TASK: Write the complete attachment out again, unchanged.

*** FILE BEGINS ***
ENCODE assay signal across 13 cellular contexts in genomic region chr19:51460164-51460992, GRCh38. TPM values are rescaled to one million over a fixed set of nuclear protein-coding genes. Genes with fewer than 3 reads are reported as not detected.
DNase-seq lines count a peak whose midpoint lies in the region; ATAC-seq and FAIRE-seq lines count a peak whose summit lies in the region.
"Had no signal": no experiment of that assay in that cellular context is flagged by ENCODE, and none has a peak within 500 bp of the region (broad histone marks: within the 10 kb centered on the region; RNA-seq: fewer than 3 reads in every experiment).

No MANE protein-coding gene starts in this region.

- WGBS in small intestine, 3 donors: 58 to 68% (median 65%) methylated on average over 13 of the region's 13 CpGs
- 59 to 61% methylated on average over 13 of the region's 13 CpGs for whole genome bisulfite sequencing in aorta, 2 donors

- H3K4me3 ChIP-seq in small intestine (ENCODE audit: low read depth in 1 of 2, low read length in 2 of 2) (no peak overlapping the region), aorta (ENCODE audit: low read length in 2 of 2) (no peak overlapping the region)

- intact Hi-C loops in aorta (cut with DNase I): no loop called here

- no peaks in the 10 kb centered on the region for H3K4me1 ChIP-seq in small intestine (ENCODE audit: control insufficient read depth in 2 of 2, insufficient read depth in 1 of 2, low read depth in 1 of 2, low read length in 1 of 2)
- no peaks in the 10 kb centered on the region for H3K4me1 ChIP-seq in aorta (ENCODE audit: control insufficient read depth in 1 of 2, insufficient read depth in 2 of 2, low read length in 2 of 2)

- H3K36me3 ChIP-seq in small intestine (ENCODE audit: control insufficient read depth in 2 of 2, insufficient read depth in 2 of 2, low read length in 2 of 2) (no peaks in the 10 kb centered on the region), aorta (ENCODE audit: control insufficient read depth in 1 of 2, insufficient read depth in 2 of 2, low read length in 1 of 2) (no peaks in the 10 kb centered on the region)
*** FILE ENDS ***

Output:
ENCODE assay signal across 13 cellular contexts in genomic region chr19:51460164-51460992, GRCh38. TPM values are rescaled to one million over a fixed set of nuclear protein-coding genes. Genes with fewer than 3 reads are reported as not detected.
DNase-seq lines count a peak whose midpoint lies in the region; ATAC-seq and FAIRE-seq lines count a peak whose summit lies in the region.
"Had no signal": no experiment of that assay in that cellular context is flagged by ENCODE, and none has a peak within 500 bp of the region (broad histone marks: within the 10 kb centered on the region; RNA-seq: fewer than 3 reads in every experiment).

No MANE protein-coding gene starts in this region.

- WGBS in small intestine, 3 donors: 58 to 68% (median 65%) methylated on average over 13 of the region's 13 CpGs
- 59 to 61% methylated on average over 13 of the region's 13 CpGs for whole genome bisulfite sequencing in aorta, 2 donors

- H3K4me3 ChIP-seq in small intestine (ENCODE audit: low read depth in 1 of 2, low read length in 2 of 2) (no peak overlapping the region), aorta (ENCODE audit: low read length in 2 of 2) (no peak overlapping the region)

- intact Hi-C loops in aorta (cut with DNase I): no loop called here

- no peaks in the 10 kb centered on the region for H3K4me1 ChIP-seq in small intestine (ENCODE audit: control insufficient read depth in 2 of 2, insufficient read depth in 1 of 2, low read depth in 1 of 2, low read length in 1 of 2)
- no peaks in the 10 kb centered on the region for H3K4me1 ChIP-seq in aorta (ENCODE audit: control insufficient read depth in 1 of 2, insufficient read depth in 2 of 2, low read length in 2 of 2)

- H3K36me3 ChIP-seq in small intestine (ENCODE audit: control insufficient read depth in 2 of 2, insufficient read depth in 2 of 2, low read length in 2 of 2) (no peaks in the 10 kb centered on the region), aorta (ENCODE audit: control insufficient read depth in 1 of 2, insufficient read depth in 2 of 2, low read length in 1 of 2) (no peaks in the 10 kb centered on the region)